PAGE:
VettaFi’s head of research Todd Rosenbluth got active on Yahoo Finance to discuss tech’s ongoing slide, leveraged and inverse ETFs, and the performance of active funds, particularly on the fixed income side of the ledger.
“This year, which we’ve had a down year for the equity markets [and]growth investing… investors are willing to take that risk on,” @Vetta_Fi Head of Research @ToddRosenbluth says on ETFs. Full comments: pic.twitter.com/X1qP2Wslsa
— Yahoo Finance (@YahooFinance) November 16, 2022
Tech’s Fall Garnering Leveraged and Inverse Interest
With many traders betting against tech, valuations are starting to look attractive to some.
“We’ve seen a lot of money going in and a lot of interest in the short version of QQQ,” Rosenbluth said, continuing, “there’s a lot of pessimism about the technology and growth-orientated sectors.” Though funds shorting QQQ, such as the ProShares UltraPro Short QQQ (SQQQ), have been popular of late, Rosenbluth pointed out that the ProShares UltraPro QQQ (TQQQ) is also gathering investor interest.
According to Rosenbluth, “on our VettaFi platform, there’s interest in getting to know these products.” It has been a down year for equities and growth investing, opening up long and short opportunities. Nodding to a previous segment covering semiconductors, Rosenbluth said, “a lot of people are willing to bet – and that’s the key word here, ‘bet,’ on the short term price movements of the semiconductor industry both long and short this year.”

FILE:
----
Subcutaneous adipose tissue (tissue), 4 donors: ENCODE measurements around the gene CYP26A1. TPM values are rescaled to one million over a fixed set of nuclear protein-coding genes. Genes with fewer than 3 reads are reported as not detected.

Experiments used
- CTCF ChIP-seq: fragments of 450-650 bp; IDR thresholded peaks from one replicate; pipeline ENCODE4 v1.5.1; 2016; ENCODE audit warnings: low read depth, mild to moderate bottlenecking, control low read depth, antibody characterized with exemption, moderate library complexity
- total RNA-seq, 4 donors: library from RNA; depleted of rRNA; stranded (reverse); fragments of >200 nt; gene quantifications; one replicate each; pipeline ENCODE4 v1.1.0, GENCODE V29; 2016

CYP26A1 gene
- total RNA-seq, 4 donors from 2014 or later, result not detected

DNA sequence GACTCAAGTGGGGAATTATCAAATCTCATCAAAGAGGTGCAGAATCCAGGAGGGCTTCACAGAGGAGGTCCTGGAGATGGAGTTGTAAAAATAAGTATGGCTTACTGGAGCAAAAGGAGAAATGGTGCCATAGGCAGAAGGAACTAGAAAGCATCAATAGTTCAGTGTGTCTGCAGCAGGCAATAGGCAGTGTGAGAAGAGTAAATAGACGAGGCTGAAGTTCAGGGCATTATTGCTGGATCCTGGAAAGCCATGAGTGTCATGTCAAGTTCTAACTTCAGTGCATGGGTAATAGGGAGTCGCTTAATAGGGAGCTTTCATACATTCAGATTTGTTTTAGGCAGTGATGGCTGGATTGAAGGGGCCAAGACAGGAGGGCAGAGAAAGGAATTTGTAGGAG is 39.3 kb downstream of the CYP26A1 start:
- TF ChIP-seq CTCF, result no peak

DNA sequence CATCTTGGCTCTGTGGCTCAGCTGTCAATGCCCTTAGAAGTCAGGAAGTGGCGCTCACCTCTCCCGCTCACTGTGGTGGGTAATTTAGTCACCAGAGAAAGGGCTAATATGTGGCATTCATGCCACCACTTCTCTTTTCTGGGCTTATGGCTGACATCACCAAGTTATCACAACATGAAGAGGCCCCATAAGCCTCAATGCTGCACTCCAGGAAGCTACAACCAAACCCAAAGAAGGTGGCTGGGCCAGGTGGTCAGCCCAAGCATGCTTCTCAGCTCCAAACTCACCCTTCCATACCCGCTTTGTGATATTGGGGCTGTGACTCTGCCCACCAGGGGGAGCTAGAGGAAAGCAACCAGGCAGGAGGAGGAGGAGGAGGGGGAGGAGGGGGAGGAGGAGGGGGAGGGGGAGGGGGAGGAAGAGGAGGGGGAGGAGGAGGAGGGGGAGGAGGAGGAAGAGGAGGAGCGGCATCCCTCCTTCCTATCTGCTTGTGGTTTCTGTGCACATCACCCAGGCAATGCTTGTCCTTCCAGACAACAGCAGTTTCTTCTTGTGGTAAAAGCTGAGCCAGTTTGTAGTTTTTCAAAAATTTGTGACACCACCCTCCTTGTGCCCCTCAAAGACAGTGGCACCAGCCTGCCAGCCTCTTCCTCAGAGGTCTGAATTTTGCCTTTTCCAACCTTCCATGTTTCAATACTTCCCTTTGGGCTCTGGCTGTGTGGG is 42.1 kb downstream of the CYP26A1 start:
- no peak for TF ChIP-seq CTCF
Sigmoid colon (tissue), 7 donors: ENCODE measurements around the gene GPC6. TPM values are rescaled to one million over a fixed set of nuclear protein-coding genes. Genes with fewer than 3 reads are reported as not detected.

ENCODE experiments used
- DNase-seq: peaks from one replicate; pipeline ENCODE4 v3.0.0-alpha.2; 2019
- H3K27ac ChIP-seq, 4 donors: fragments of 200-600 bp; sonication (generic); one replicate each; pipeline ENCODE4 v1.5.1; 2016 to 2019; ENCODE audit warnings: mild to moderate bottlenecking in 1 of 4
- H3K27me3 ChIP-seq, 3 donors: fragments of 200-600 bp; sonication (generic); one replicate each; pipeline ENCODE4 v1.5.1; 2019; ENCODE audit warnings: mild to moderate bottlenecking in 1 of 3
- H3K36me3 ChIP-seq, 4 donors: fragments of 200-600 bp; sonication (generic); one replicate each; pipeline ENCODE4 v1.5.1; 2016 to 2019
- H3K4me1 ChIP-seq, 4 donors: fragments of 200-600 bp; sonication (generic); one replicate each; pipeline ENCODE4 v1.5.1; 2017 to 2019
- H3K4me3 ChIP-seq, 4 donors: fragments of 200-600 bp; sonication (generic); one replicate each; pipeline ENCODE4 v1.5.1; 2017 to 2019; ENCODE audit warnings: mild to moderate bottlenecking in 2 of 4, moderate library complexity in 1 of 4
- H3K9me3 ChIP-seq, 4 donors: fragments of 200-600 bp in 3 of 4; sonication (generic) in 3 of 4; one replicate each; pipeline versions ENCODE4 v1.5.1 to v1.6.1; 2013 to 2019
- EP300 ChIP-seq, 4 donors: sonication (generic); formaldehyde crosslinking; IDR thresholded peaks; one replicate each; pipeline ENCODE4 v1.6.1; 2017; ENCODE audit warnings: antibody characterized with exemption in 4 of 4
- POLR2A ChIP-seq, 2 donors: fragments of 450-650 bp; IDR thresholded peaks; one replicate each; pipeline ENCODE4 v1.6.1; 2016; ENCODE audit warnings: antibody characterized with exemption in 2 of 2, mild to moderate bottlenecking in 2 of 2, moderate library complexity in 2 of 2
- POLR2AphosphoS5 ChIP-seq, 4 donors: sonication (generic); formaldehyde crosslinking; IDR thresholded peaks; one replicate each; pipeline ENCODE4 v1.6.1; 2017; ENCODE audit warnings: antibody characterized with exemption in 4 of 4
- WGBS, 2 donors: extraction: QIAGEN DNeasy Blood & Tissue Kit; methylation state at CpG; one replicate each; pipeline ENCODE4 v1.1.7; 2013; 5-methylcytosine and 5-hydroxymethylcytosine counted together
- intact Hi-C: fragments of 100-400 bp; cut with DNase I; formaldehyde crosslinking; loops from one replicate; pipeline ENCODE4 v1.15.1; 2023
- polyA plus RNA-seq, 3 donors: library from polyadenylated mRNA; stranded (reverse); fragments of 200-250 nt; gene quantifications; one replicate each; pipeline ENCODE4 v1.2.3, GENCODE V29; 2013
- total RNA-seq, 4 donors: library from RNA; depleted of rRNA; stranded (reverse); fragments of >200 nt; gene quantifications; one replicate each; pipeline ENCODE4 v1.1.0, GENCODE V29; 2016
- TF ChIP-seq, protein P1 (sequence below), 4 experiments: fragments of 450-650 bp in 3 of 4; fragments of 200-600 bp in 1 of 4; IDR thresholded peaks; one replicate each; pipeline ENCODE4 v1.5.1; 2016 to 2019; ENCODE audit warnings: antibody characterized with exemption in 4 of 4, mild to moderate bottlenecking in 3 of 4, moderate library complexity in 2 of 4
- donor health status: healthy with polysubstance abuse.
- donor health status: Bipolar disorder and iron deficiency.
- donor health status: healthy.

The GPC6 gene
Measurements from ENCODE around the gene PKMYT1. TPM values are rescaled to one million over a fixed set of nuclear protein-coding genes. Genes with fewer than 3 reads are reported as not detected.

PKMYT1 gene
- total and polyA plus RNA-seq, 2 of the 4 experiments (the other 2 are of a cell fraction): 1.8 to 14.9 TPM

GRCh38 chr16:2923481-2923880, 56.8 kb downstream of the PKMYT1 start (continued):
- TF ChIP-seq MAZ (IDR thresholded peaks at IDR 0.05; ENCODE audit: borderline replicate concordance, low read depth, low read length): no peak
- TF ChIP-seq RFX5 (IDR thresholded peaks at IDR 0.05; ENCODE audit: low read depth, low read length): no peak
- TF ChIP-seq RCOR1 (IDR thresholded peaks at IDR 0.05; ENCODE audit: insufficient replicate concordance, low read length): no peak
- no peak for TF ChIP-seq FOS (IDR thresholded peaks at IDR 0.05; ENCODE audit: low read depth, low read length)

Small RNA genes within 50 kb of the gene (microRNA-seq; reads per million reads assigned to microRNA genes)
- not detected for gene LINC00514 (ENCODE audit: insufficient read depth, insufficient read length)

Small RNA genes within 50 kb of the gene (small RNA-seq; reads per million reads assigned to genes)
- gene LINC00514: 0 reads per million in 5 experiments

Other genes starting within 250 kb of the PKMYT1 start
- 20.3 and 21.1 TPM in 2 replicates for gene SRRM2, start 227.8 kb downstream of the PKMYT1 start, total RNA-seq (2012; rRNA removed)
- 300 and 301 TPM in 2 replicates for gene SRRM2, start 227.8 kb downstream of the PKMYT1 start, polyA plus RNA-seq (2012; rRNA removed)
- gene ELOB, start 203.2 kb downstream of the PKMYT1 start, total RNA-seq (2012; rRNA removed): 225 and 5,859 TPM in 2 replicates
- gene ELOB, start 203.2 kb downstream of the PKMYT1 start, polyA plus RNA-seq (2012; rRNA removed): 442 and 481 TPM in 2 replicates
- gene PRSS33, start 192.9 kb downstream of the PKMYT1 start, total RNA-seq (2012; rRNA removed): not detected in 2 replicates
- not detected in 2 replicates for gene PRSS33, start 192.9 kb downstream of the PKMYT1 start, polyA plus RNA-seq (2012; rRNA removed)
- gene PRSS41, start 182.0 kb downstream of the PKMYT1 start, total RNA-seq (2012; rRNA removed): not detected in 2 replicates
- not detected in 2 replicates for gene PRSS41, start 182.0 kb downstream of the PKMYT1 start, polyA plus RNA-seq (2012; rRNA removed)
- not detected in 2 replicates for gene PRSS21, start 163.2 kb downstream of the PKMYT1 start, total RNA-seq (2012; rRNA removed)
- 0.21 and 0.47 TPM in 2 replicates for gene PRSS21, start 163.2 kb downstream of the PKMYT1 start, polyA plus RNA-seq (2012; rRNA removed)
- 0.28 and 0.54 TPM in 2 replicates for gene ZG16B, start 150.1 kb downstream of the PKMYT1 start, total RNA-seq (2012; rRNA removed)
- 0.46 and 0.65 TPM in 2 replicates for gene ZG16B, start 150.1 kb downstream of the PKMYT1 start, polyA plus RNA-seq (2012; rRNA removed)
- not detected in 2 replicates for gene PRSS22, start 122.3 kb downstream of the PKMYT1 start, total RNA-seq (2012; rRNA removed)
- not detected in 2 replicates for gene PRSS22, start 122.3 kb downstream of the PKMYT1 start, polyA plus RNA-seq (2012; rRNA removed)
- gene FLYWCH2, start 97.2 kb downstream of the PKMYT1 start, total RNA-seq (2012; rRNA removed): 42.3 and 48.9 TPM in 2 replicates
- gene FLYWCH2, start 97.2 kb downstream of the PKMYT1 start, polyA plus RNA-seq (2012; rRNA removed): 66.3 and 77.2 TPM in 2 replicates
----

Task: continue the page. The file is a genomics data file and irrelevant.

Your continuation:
Speaking to the risks in inverse and leveraged ETFs, Rosenbluth said, “these are intended for a short-term time horizon. The longer you are there, the greater risk.”
Active Management has been gaining traction all year. He noted that active funds such as the JPMorgan Equity Premium Income ETF (JEPI) allow investors to benefit from the stock-picking expertise of a management team instead of rolling the dice with a leveraged or inverse fund.
“JEPI has held up better than the current marketplace because of that income component,” Rosenbluth noted in discussing how the fund works and gears itself toward income.
Asked about active and passive funds, Rosenbluth noted that active had had a big year in both equity and fixed income, with many active fixed income funds outperforming the broader iShares Core U.S. Aggregate Bond ETF (AGG). He noted strong interest in funds like the Fidelity Total Bond ETF (FBND) and the SPDR DoubleLine Total Return Tactical ETF (TOTL) are also attracting much attention. “You can make money through an actively managed fixed income ETF, get the benefits of security selection, without having to take on the same level of risk.”
Spot Bitcoin ETF Shot Down Again
“The SEC continues to have concerns about risks related to bitcoin from a fraud perspective,” Rosenbluth noted. He sees a spot bitcoin ETF as unlikely until next year or later but pointed out that the ProShares Bitcoin Strategy ETF (BITO) still presents investors with a futures-based option for Bitcoin exposure.
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